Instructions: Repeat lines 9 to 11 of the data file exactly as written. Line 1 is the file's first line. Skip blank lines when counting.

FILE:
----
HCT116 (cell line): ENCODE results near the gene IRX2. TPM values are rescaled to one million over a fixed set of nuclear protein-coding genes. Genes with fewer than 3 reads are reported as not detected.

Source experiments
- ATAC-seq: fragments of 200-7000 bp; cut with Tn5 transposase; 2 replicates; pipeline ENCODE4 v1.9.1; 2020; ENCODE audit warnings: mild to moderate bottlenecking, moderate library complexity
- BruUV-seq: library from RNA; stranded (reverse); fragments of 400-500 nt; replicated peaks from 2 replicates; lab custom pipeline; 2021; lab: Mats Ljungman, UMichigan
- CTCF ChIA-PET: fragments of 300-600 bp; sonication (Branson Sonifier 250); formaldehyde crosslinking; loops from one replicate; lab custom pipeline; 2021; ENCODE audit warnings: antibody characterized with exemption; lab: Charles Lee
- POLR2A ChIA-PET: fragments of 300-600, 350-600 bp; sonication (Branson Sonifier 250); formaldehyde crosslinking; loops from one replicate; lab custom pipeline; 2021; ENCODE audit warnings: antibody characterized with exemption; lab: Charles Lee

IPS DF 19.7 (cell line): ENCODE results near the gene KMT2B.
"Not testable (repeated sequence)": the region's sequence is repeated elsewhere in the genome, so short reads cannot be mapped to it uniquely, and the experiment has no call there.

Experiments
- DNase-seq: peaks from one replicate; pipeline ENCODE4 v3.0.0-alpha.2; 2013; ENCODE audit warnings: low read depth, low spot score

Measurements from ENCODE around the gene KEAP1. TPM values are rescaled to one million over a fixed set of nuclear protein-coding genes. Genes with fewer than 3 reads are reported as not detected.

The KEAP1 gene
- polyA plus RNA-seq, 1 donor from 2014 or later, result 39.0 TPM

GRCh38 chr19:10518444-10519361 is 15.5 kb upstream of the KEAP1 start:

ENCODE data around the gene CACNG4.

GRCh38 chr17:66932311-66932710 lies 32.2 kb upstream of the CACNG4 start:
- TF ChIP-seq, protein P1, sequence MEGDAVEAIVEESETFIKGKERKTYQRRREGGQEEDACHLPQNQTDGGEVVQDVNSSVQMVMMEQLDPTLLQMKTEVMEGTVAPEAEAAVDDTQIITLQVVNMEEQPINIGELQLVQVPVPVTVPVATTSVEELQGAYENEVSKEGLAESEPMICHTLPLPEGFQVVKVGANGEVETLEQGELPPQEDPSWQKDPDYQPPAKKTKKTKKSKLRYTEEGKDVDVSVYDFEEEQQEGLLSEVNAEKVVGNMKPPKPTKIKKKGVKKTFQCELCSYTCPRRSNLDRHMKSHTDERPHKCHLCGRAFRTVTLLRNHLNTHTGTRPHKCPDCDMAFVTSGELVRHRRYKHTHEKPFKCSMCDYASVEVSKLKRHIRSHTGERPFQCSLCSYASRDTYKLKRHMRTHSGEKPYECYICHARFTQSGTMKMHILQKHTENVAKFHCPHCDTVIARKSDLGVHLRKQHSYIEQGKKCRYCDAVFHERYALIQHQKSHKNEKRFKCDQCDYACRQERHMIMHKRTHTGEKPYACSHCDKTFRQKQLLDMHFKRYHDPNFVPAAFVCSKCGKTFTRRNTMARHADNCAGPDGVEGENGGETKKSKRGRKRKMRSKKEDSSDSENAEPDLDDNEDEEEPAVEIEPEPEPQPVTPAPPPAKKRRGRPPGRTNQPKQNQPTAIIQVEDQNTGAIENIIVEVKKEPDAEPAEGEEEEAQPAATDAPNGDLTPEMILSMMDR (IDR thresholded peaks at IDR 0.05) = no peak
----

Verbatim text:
Experiments
- DNase-seq: peaks from one replicate; pipeline ENCODE4 v3.0.0-alpha.2; 2013; ENCODE audit warnings: low read depth, low spot score

Measurements from ENCODE around the gene KEAP1. TPM values are rescaled to one million over a fixed set of nuclear protein-coding genes. Genes with fewer than 3 reads are reported as not detected.